Use the newspaper to teach math!

Use the newspaper in your classroom to teach math with activities from the guide, By the Numbers: Mathematical Connections in Newspapers for Middle School Students. This free guide, produced by the Newspaper Association of America Foundation, offers practical classroom math applications using the newspaper.

To download the entire 48-page pdf click here

Math Quick Hits from the guide:

• Students can use the temperatures listed on the weather page to make line graphs of the temperatures.

• Television viewing offers lots of different choices. Have students study the listings for prime-time viewing – 8 to 11 p.m. – on the three major broadcast networks and note the types of shows. Then have them compute the percentage of time geared to comedy, news, drama and sports. They should gather the data and create a pie graph showing the result.

• Have students use the weather page to choose 10 cities that are listed with their high and low temperatures. Have them compute the percentage of difference between the two for each city.

• Invite students to check out the help-wanted ads. They can determine the ratio of manufacturing jobs to sales jobs.

• Students can locate three examples each of perpendicular and parallel lines in the news photos.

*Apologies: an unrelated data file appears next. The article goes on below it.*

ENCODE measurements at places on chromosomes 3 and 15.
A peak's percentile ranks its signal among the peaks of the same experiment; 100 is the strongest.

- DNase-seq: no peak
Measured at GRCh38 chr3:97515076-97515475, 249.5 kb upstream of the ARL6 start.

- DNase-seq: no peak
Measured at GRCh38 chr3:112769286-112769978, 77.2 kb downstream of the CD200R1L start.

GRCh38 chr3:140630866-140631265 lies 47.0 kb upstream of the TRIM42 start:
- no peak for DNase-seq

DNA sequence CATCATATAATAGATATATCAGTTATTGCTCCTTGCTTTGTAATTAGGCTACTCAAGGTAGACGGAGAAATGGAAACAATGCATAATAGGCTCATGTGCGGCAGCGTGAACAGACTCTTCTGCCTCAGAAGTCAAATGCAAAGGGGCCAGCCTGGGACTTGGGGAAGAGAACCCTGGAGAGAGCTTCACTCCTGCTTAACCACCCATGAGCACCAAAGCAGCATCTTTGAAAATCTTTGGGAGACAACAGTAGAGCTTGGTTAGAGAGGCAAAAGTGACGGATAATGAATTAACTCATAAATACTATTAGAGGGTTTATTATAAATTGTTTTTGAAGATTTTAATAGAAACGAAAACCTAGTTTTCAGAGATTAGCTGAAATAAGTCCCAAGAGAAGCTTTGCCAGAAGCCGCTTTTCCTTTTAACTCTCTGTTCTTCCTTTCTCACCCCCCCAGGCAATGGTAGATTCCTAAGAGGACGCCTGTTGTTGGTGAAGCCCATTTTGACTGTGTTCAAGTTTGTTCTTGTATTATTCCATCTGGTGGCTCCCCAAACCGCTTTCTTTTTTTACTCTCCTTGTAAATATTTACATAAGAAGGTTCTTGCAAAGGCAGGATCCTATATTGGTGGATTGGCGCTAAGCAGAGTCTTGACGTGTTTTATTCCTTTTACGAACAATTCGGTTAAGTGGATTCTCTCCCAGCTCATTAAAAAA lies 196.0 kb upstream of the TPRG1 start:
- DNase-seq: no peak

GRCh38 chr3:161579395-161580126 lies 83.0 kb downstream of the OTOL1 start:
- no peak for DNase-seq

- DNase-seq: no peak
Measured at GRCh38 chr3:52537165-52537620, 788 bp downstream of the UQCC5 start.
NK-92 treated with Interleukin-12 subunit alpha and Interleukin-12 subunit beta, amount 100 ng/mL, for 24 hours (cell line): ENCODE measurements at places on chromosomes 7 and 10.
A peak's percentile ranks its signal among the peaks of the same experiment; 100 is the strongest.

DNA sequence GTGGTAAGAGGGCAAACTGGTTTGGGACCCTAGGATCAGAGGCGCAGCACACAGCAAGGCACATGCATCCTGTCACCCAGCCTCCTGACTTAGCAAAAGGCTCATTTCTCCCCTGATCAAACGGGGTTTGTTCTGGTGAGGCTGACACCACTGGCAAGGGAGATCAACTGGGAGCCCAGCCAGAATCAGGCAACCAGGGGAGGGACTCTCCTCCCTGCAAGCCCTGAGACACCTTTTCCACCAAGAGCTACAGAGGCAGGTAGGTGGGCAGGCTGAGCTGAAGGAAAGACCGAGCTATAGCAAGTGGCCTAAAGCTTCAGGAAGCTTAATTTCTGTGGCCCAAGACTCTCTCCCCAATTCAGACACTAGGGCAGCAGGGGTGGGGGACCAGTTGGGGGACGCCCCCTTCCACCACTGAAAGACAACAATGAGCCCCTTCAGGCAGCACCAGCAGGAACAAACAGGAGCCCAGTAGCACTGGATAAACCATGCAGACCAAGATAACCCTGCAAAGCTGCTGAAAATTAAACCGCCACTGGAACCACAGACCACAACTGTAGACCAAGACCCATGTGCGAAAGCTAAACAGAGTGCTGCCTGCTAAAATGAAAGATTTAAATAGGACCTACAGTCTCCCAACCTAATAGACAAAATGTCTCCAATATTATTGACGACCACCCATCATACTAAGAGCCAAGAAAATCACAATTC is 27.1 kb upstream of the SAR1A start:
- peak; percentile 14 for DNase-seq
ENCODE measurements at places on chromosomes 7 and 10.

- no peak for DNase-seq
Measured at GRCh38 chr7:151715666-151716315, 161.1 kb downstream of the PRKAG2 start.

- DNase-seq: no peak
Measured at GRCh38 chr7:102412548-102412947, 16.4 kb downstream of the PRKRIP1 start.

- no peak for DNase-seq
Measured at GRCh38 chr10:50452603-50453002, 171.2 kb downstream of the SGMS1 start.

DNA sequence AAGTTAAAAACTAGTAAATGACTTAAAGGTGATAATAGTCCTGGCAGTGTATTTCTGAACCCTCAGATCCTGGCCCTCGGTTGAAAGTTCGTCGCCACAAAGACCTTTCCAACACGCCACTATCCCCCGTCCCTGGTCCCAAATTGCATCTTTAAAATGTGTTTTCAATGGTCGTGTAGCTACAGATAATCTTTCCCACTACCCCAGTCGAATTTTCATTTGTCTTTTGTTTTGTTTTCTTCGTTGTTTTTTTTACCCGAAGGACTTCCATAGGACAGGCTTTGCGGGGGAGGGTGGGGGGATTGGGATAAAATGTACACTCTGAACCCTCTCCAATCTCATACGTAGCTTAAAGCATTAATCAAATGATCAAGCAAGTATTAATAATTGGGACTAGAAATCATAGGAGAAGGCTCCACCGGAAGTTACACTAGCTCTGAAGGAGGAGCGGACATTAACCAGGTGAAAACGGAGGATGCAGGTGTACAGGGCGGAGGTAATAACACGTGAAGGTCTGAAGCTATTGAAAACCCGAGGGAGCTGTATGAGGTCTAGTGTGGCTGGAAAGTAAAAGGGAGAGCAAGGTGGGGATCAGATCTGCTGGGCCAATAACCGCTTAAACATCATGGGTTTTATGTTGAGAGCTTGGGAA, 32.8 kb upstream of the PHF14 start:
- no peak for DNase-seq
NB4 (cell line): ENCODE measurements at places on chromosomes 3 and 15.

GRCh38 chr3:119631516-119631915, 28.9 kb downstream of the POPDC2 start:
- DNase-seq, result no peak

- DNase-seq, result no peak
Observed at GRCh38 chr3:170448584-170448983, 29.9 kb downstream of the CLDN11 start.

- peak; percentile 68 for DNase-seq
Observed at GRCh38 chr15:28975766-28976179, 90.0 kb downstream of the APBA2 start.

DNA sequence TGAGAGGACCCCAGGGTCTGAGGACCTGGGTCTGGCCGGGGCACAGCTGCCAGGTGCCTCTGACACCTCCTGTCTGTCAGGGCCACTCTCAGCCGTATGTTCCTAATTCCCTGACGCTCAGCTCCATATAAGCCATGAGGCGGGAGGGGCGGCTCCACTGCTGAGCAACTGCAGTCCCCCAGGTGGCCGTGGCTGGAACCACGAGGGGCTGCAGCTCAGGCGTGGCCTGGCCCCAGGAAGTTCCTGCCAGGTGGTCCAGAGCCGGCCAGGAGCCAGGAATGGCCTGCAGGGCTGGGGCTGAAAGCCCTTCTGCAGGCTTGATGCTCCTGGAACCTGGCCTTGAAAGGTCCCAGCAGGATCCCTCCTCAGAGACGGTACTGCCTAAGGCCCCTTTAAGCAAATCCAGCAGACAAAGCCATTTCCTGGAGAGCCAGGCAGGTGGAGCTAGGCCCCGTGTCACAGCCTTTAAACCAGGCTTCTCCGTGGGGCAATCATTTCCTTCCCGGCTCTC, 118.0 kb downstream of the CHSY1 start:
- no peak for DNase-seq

• Here is a great activity that combines language arts and math. Have students skim the comic strips to find any slang expressions. For each strip in which they find slang, have them compute what percentage of the total words the slang comprises. You can do this same type of lesson having students identify pronouns, adverbs, etc.

• Have students use the used car ads to determine the percentage of the total that is represented by each make of car. How many Fords? How many Chevrolets? How many Nissans? Hondas? Toyotas? Saturns, etc.? Can they show each total as a fraction? As a decimal? As a percentage?

• Have students select a page from the newspaper that includes news stories and ads. Have them determine what fractional part of the page is taken up by ads.

• Challenge your students to brainstorm on easy ways to determine the total number of words and/or paragraphs on one page of the newspaper. Allow different groups to try out different methods and have one group actually count the words. See which method comes closest to the actual total.

• This activity will help students to understand the step-by-step method of transferring and transposing amounts and variables on paper. They should select a recipe from the newspaper’s food section and use their addition and multiplication skills to convert the amounts so that the recipe serves 28 people for a party.

• Another good activity using the information in the food section is to have students estimate the cost of a meal using advertised food items. They can estimate the cost of one meal for four people and then estimate the cost of serving a family of four for one day, then a week, and ultimately a year.

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